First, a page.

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Business - Written by on Tuesday, January 27, 2009 13:45 - 1 Comment

Derek Pokora
Britannica loosens up (somewhat) while Wikipedia tightens the reins. Apparently there is such a thing as a happy medium!

It has been three years since the notorious Nature magazine article evaluated the difference in error rates between Wikipedia and Encyclopedia Britannica, and that battle still continues today.

On January 22, 2009, Encyclopaedia Britannica president Jorge Cauz announced that they will be releasing new features on Britannica.com that empower users to contribute and edit content. However, all submissions will undergo a strict vetting process, and may not make the cut. As Cauz reported to the New York Times, “We’re not trying to be a wiki – that’s the last thing we want to be.”

Now why would a 240 year old steadfast institution suddenly make such a drastic change in its approach? The answer: the bottom line. Let’s compare web traffic:

Wikipedia vs. Britannica: Compete.com

Britannica’s Web 2.0 approach isn’t exactly brand new. Back in July of 2008, Britannica launched a new version of its web site that was more interactive and full of new media resources. Members of the community were given an online home allowing them to promote their work and services, publish and share the work that they create outside of the encyclopaedia, and interact with others in the community. The site even features a ‘reward system’ to motivate users to contribute.

I see the reiteration of these ‘new features’ as a marketing ploy to retort Wikipedia founder, Jimmy Wales’ proposal to review revisions by new and anonymous users before posting them to Wikipedia. This editing change comes after vandals edited the pages of Senators Robert Byrd and Edward (Ted) Kennedy, erroneously stating that both had died. As if Senator Kennedy’s seizure during Obama’s post-inaugural luncheon wasn’t unfortunate enough!

Vandals described both Robert Byrd and Ted Kennedy as deceased.

Wales’ proposed new system, called Flagged Revisions, would mark a significant change in the ethos of Wikipedia, which in eight years of existence has become one of the top 10 sites on the Web and the de facto information source for the Internet-using public. Used by German Wikipedia since last May, flagged revisions provides only ‘reliable users’ with the liberty to have their material appear immediately to the general public. Other contributors can edit articles, but their changes will be held until registered, reliable users have signed off on them.

Due to a massive backlash from editors stating that the proposal is unfeasible and unmanageable, Wales is offering a compromise, asking those opposed to the changes make an alternative proposal within the next seven days, to be voted upon 14 days after that.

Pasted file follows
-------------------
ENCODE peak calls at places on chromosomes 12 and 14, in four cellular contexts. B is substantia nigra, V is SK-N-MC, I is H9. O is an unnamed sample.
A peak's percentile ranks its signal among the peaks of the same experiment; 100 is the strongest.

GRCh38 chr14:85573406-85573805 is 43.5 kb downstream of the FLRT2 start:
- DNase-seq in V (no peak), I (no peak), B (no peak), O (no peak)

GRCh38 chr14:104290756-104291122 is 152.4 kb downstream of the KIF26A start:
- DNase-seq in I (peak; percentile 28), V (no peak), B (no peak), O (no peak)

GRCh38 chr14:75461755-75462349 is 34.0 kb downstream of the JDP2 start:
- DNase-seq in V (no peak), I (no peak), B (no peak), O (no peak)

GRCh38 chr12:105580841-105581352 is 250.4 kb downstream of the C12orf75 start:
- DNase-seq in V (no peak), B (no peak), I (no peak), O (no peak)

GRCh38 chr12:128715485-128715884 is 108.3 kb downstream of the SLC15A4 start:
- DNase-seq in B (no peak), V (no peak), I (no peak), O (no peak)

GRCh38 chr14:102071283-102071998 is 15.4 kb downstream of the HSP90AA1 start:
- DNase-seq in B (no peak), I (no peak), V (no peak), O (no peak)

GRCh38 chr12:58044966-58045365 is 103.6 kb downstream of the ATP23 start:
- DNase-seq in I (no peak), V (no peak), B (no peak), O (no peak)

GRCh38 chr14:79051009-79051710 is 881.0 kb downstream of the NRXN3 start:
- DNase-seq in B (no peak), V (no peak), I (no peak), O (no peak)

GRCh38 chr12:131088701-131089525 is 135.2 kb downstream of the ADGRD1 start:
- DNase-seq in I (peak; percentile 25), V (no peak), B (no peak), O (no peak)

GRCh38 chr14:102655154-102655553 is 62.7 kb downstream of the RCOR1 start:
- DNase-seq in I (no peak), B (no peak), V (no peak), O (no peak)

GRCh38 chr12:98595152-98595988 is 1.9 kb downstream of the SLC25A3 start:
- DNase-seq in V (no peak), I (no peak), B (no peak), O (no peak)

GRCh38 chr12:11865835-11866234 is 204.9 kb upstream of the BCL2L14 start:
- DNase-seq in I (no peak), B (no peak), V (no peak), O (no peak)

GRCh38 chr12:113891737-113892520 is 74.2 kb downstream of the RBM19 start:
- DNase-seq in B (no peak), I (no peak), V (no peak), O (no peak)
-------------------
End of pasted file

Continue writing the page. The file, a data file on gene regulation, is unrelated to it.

The convergence of the two processes is, in my opinion, long overdue. Regardless of whether or not the Nature article back in 2005 has been debunked or not is somewhat irrelevant. The point remains – everyone makes mistakes, be they accidental or intentional.

As first quoted by Alexander Pope in An Essay on Criticism, and later expanded upon by the Farmers’ Almanac in 1978, “To err is human, but to really foul things up requires a computer. The fact that both knowledge bases have come to their senses and have realized that a screening process is necessary is vital to the accuracy of both publications.

The convergence of these processes will hopefully also result in the convergence of error rates. However, if this does occur, and Wikipedia and Britannica will hold the same veracity, why exactly then would I pay to read one over the other? Besides, isn’t researching an encyclopaedia simply a secondary point of research to start from? If I really care about a topic, I’ll continue researching from different sources, both primary and secondary. Britannica’s attempt at finally jumping on the Web 2.0 bandwagon may provide them with a few more page views for now, but I highly doubt that it will be it’s saving grace.

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Wikipedia’s Credibility « Sheri’s Blog
Dec 16, 2009 16:49

[...] be considered erroneous (although the difference in web traffic is tremendous, according to this Wikinomics blog entry). But the beauty of Wikipedia lays in its open source software…making it a living [...]

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